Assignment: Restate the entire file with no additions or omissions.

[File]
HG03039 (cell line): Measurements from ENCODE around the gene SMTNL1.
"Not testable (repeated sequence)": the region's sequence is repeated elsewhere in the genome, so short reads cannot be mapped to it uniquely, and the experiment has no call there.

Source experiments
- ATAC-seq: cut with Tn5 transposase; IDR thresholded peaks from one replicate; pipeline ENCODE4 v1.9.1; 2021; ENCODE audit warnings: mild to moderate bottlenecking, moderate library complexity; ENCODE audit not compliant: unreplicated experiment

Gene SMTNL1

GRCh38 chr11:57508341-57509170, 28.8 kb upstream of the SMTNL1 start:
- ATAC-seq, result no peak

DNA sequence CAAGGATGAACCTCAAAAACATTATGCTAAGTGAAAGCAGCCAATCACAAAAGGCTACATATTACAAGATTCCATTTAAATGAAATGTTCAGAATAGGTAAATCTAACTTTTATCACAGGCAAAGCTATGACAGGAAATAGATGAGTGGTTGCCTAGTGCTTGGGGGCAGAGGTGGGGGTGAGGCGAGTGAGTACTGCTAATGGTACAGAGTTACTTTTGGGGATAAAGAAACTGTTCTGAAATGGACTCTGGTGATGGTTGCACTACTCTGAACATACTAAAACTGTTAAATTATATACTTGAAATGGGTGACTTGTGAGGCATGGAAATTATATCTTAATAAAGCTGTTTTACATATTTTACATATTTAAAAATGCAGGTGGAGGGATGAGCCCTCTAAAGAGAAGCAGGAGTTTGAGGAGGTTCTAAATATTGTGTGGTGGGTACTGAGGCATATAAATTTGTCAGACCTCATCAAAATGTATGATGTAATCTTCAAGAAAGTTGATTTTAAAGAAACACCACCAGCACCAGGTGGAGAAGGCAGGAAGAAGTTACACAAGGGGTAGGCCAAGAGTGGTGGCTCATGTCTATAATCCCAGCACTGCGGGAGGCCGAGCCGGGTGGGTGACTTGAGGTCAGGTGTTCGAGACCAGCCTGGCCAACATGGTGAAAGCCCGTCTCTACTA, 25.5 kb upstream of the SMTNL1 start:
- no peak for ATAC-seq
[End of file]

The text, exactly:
HG03039 (cell line): Measurements from ENCODE around the gene SMTNL1.
"Not testable (repeated sequence)": the region's sequence is repeated elsewhere in the genome, so short reads cannot be mapped to it uniquely, and the experiment has no call there.

Source experiments
- ATAC-seq: cut with Tn5 transposase; IDR thresholded peaks from one replicate; pipeline ENCODE4 v1.9.1; 2021; ENCODE audit warnings: mild to moderate bottlenecking, moderate library complexity; ENCODE audit not compliant: unreplicated experiment

Gene SMTNL1

GRCh38 chr11:57508341-57509170, 28.8 kb upstream of the SMTNL1 start:
- ATAC-seq, result no peak

DNA sequence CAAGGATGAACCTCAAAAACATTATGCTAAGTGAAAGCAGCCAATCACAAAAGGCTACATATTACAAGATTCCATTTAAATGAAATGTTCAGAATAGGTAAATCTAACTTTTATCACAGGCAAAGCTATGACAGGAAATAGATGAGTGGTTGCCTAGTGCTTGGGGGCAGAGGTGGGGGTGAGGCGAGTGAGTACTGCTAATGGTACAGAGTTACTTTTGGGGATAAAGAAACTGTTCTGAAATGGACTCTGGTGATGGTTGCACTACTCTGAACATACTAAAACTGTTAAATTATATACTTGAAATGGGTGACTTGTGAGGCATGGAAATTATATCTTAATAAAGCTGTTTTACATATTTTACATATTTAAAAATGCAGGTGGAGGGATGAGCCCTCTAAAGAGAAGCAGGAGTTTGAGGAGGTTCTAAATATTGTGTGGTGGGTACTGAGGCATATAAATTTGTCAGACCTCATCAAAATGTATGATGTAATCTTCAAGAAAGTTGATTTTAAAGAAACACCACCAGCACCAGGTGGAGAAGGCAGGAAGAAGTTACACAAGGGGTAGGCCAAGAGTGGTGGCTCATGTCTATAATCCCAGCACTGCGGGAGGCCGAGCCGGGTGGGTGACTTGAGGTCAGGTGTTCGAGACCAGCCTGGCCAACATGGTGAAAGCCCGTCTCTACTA, 25.5 kb upstream of the SMTNL1 start:
- no peak for ATAC-seq